One of the distinctive features of Andhra cuisine, I think, is its daals with greens. Be it spinach, sorrel, amaranth and other varieties I don’t know the English names of, they can all be combined with lentils to make greeny-yellow affairs that go well with rice, pickles and appadams and even breads such as chapatti and puri. And if you soak the daal for a while and use a pressure cooker, it’s done in a jiffy! For today’s recipe, I’ve chosen what is known as chukkakoora in Telugu. Madhuli of My FoodCourt has a picture of these greens on her blog – I didn’t decide to put this in mine till I chopped up the greens and assembled everything in my spanking new stainless steel pressure pan and decided it made a pretty picture. This recipe works well for most greens and most daals, though I’ve never used channa daal, I must say. Chukkakoora (and gongura) is naturally sour, but for the other greens, you can use a little tamarind extract and one or two country tomatoes for added flavour. You can also go with just one of these or try a combination to see if the proportions work well — I confess I’ve never got the formula standardized so each daal is a discovery everyday, but rarely a tragedy! Now that I’ve made one confession, here’s another – I’ve never bothered with quantities, just rough measures so here’s what you need:
1 bunch of greens – 100-150 gm – thoroughly washed and then chopped - if the stalks are big and tough, you can discard them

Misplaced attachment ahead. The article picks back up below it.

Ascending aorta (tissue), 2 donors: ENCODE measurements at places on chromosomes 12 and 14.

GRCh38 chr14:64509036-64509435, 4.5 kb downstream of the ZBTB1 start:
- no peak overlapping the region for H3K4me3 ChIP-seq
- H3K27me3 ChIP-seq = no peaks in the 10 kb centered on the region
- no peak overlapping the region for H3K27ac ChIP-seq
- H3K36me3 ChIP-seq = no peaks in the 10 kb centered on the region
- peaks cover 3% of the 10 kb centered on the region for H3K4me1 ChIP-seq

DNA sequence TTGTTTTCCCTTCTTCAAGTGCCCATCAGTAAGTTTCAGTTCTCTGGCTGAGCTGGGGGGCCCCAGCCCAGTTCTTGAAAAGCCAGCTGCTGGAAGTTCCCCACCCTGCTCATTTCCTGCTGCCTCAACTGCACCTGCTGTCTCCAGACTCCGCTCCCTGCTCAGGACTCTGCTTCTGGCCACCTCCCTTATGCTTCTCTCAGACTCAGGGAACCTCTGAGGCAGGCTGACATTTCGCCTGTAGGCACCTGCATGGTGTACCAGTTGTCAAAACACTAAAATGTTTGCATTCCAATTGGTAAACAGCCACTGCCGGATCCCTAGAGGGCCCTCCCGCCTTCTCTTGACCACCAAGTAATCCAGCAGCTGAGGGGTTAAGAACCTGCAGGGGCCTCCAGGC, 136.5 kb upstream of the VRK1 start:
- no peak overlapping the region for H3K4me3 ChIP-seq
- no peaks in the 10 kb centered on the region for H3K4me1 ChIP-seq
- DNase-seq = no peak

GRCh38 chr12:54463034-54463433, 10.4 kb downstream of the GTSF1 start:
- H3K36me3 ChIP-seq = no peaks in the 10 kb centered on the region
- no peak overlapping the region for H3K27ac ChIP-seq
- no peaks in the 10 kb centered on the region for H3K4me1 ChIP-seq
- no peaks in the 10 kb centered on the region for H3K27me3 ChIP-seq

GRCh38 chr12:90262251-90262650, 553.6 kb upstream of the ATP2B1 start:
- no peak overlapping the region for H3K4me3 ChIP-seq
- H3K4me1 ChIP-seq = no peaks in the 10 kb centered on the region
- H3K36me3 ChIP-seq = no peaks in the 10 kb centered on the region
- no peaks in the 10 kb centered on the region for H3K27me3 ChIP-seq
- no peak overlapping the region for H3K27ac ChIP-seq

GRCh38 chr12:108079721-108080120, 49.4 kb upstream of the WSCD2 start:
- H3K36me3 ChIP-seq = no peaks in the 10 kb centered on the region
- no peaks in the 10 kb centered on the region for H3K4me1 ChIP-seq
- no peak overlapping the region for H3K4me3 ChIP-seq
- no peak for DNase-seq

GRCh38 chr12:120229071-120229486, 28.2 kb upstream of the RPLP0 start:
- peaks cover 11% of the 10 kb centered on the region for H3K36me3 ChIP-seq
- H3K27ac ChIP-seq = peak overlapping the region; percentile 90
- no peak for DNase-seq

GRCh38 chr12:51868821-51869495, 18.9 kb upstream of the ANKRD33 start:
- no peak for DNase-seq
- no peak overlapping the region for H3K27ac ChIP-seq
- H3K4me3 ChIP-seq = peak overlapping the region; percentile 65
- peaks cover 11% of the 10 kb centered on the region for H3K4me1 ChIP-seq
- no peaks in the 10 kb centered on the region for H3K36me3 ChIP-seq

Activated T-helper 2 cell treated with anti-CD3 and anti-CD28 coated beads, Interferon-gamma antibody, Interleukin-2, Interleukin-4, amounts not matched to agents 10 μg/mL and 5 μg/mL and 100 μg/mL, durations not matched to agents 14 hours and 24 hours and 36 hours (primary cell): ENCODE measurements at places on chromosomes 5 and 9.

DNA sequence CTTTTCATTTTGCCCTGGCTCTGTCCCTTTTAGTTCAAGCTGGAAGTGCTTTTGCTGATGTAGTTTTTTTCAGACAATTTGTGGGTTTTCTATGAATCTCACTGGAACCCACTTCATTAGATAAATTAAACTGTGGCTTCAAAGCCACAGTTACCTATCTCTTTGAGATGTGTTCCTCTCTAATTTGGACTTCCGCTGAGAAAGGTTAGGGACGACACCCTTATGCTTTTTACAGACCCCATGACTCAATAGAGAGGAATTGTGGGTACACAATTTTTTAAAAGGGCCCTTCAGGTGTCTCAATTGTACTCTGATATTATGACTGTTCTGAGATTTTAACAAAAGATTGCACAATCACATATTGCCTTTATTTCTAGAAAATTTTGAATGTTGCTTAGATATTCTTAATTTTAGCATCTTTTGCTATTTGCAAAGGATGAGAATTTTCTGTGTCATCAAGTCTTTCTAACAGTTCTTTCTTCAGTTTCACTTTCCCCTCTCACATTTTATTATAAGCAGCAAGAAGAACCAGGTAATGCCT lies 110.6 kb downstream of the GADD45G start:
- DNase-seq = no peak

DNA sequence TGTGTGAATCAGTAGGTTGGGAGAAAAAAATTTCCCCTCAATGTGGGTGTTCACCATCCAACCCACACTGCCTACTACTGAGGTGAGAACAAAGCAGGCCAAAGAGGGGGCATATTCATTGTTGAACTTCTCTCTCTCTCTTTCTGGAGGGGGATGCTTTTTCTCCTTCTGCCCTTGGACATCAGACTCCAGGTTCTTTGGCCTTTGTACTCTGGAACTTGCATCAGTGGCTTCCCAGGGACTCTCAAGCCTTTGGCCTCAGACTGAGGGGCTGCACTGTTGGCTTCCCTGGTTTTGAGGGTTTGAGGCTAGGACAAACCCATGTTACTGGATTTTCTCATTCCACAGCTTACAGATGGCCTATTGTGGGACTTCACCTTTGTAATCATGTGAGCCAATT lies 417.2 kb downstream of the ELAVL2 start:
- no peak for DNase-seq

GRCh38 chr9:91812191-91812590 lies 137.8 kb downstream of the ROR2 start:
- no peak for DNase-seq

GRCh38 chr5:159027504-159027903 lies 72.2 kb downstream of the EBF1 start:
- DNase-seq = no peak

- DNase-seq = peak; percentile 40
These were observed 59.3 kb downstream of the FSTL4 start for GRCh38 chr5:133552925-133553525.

A cup or so of daal, preferably red or green, usually hulled – soaked well in advance
1 small onion, chopped
A pinch of turmeric
2 or 3 green chillies
2 tsps thick tamarind extract
A tomato or two, chopped
Tempering: Some cloves of garlic, crushed
Mustard seeds, cumin, black gram daal – all approx half a tsp
Red chillies – a couple, torn into three or four bits
Some curry leaves
A tsp or two of oil
1. Put everything in the pressure pan, check that there’s enough water to just cover the daal, and once the steam builds up and comes through, put the weight on the vent. Let it hiss a couple of times, turn the heat down to the lowest, wait a couple of minutes and turn it off.
Don’t force the pressure cooker open, wait for the steam to escape on its own – if you absolutely have to, sit the cooker in a plate or dish of cold water, that will hasten the process, and gingerly flick the weight to see if it’s ready to come off – if it hisses, it isn’t, if it’s a slow sigh, you’re almost there! If you don’t use pressure cookers, you’ll just have to boil the daal in a pan – I haven’t attempted that with success, so I won’t pretend I know about it, but something tells me it’s simpler to boil it without the other stuff first.
2. Now, once you open it, mash the contents into as homogeneous a mass as you can, season with salt and red chilly powder. (I don’t usually put in the salt till the daal is cooked as it might interfere with the cooking.) I also don’t put in the tamarind until after the daal's cooked but I’ve seen others successfully throw it in with the rest of the ingredients.
3. Now heat the oil in another pan, put in the black gram, let it brown, then the mustard seeds, let them splutter, now the cumin, then the garlic and red chillies and curry leaves – let them soak in the oil as much as they can. Make sure the pan isn’t burning, though. Now turn off the heat, tip the tempering into the daal, stir. Or alternatively, you can put the daal into the tempering, add the tamarind extract and salt and chilli powder at this stage, let it boil a bit and take it off the fire. I prefer the first method as the tempering doesn’t lose its crunch, relatively speaking.